9. I commute from Federal Way to SLU, but I bike in from Kent (and ride the Sounder home in the evening) a few times a week, and today was one of those days. The cross town ride was a few minutes slower than normal, and the Sounder was a few minutes later than usual, but otherwise no problems.

    Rail travel is more resilient than buses or cars …

    1. Craig: it is not the mode (rail), but the degree of exclusivity the mode is provided that matters. Note the two streetcar lines are rail but failed.

  10. My normal walk from work this evening, which normally takes 30 minutes, took a whopping 30 minutes tonight! I’m sure glad I don’t live in Federal Way anymore.

    My co-worker, however, who lives in Tukwila and takes the Link in the afternoon to work, had no trouble at all on Link. He literally had no idea about the accident on I-5 until I showed him through the window.

    1. My Pronto/Link/65 bus got me home at my normal time. Everyone else at my office left hours before me. By comparison, the fish truck turnover stranded me for hours. Link moves so many people reliably, but resilient last-mile options including the restructure that decoupled the 65 from downtown routes do make a difference.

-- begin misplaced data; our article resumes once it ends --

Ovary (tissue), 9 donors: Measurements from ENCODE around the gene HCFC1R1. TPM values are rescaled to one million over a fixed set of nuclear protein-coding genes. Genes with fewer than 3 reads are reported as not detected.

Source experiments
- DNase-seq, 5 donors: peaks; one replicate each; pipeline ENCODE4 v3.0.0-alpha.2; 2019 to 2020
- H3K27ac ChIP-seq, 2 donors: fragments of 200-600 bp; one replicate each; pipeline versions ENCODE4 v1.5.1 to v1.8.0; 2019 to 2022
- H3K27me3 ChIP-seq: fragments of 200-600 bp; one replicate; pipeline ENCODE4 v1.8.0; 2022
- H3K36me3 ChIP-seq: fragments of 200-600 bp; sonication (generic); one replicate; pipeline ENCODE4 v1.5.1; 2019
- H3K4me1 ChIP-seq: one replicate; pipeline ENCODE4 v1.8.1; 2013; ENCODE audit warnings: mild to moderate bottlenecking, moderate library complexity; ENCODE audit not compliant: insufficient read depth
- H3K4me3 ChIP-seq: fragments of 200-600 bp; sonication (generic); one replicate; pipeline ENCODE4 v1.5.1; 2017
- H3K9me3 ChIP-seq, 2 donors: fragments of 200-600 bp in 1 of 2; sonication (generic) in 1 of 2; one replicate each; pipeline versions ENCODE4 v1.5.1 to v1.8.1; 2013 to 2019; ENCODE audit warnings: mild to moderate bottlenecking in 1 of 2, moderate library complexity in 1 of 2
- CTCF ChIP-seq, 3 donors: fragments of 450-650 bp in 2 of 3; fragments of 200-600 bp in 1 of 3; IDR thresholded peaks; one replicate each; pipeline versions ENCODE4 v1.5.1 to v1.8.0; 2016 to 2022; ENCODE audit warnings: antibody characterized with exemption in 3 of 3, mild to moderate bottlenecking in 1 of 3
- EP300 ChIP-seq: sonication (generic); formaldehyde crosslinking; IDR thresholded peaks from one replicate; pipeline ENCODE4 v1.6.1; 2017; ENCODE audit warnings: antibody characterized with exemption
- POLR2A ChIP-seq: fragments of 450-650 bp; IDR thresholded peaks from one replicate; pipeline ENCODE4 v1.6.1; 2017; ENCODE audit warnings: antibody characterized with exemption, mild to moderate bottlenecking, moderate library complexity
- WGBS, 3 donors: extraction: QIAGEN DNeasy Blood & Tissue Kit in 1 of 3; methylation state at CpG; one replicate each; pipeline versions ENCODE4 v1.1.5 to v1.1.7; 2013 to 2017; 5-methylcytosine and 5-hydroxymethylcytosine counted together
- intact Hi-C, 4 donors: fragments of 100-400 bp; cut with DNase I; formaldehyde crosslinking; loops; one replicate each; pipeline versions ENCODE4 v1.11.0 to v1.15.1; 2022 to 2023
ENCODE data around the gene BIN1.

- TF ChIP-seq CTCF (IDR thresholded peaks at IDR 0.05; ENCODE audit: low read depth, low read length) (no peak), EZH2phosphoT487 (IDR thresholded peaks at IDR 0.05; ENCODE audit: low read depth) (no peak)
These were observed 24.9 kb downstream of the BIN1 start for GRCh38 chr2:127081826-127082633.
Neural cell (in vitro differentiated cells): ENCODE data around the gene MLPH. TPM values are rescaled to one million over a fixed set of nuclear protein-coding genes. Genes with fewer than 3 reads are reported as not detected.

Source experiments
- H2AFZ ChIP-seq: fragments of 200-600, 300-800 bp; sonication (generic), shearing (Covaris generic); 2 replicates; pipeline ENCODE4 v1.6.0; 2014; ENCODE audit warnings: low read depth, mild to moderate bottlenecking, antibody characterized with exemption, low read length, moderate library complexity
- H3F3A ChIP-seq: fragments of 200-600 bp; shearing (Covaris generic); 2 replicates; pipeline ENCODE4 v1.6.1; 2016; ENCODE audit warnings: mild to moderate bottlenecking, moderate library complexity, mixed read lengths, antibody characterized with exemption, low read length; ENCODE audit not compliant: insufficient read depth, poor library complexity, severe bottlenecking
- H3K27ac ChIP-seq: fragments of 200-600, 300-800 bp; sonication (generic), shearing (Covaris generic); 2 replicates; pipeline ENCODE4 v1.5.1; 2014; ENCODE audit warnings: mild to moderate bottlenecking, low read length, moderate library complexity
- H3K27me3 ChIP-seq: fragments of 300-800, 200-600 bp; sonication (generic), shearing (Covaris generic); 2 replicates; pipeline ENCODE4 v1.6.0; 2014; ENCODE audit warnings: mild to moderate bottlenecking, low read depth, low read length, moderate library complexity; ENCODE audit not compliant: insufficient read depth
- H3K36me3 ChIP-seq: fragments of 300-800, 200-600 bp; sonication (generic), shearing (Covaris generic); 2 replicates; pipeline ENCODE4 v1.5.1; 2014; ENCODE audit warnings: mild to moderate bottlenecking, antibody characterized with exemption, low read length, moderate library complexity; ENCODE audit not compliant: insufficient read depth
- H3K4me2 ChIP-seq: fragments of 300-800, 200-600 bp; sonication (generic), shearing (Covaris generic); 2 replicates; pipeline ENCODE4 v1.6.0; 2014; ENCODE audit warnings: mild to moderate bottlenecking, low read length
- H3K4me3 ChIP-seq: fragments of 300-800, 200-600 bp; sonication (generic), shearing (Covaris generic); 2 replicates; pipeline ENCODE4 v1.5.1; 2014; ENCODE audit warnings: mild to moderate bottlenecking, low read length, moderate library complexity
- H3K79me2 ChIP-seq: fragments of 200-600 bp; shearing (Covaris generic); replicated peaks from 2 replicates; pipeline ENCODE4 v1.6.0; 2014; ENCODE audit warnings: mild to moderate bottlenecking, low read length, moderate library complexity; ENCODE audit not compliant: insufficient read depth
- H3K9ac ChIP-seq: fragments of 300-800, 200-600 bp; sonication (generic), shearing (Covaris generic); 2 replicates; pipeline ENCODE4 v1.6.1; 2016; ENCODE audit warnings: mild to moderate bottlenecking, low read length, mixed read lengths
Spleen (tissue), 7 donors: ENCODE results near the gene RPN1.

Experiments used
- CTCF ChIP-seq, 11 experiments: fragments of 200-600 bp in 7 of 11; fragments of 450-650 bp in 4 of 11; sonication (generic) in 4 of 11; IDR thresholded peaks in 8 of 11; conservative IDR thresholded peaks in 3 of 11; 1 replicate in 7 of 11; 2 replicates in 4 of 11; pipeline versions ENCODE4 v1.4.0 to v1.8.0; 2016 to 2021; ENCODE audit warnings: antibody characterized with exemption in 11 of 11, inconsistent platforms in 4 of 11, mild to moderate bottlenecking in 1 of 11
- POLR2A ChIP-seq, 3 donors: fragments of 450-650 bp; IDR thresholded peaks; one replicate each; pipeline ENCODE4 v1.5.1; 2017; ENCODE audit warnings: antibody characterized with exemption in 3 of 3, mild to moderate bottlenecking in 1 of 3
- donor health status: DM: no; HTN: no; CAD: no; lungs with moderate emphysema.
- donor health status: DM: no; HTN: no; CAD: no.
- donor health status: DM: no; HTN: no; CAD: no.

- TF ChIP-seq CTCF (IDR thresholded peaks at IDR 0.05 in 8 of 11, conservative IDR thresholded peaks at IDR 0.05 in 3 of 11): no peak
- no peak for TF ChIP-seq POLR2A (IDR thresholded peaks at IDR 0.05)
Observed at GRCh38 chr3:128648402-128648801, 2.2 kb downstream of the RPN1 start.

1. My Pronto commute worked perfectly last night as well. It was fun riding past all the parked cars, but also frustrating/infuriating to think that Mayor Murray is closing one of our only redundant systems in 4 weeks.

  11. I walked from Mercer and Terry (start of the C) to 2nd and Columbia to catch a bus on a fringe of the mess. I counted 9 C line buses parked on Westlake alone and the SLU street car also looked like it just ‘gave up’ and parked with the doors open. This was around 6pm.

    The striking part was- as soon as my bus got on 99 South, it was smooth sailing. Total commute: 1.5 hours of walking/bus ride to W Seattle. Complete system failure; the lights and egress points just were not working.

    Worst part is I usually bike, but took a rest day after Chilly Hilly. So…riding tomorrow.